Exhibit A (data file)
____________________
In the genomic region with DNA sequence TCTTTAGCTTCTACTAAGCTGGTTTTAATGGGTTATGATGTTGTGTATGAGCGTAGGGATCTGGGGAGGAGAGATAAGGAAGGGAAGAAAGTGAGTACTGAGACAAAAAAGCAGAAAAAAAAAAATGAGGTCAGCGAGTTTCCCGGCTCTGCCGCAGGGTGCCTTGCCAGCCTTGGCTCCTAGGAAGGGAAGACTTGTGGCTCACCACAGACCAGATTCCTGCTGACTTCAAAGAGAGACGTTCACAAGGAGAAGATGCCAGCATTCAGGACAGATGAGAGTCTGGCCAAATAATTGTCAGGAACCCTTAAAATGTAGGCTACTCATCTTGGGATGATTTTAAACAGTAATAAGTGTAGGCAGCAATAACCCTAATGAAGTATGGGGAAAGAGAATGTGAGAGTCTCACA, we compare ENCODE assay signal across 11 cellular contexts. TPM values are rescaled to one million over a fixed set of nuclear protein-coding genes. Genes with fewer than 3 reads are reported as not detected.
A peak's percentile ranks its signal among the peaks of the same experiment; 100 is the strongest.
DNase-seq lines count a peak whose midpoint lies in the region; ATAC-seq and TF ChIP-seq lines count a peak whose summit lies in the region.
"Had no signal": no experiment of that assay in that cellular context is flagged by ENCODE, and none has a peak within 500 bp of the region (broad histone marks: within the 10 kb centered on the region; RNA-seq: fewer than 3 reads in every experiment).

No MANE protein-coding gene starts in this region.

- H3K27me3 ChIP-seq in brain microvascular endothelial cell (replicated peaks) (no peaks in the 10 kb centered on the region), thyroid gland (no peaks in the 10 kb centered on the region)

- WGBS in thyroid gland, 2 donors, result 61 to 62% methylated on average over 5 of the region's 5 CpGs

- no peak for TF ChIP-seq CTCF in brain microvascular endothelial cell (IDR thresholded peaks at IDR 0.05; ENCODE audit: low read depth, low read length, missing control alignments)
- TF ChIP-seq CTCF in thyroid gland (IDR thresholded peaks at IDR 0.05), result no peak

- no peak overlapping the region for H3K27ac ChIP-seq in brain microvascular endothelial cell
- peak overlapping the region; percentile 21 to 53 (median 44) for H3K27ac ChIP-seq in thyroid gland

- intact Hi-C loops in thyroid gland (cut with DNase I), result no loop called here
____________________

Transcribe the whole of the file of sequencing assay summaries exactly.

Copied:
In the genomic region with DNA sequence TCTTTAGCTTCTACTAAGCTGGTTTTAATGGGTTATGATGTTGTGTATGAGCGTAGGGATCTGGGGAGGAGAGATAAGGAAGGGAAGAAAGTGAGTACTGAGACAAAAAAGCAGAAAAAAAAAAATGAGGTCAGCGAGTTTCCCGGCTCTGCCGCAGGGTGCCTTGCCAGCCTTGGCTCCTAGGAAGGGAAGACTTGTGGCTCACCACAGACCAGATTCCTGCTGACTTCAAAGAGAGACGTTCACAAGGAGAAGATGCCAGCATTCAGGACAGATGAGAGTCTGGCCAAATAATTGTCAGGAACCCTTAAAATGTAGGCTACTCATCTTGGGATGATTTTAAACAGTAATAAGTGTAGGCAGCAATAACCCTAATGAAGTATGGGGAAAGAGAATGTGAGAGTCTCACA, we compare ENCODE assay signal across 11 cellular contexts. TPM values are rescaled to one million over a fixed set of nuclear protein-coding genes. Genes with fewer than 3 reads are reported as not detected.
A peak's percentile ranks its signal among the peaks of the same experiment; 100 is the strongest.
DNase-seq lines count a peak whose midpoint lies in the region; ATAC-seq and TF ChIP-seq lines count a peak whose summit lies in the region.
"Had no signal": no experiment of that assay in that cellular context is flagged by ENCODE, and none has a peak within 500 bp of the region (broad histone marks: within the 10 kb centered on the region; RNA-seq: fewer than 3 reads in every experiment).

No MANE protein-coding gene starts in this region.

- H3K27me3 ChIP-seq in brain microvascular endothelial cell (replicated peaks) (no peaks in the 10 kb centered on the region), thyroid gland (no peaks in the 10 kb centered on the region)

- WGBS in thyroid gland, 2 donors, result 61 to 62% methylated on average over 5 of the region's 5 CpGs

- no peak for TF ChIP-seq CTCF in brain microvascular endothelial cell (IDR thresholded peaks at IDR 0.05; ENCODE audit: low read depth, low read length, missing control alignments)
- TF ChIP-seq CTCF in thyroid gland (IDR thresholded peaks at IDR 0.05), result no peak

- no peak overlapping the region for H3K27ac ChIP-seq in brain microvascular endothelial cell
- peak overlapping the region; percentile 21 to 53 (median 44) for H3K27ac ChIP-seq in thyroid gland

- intact Hi-C loops in thyroid gland (cut with DNase I), result no loop called here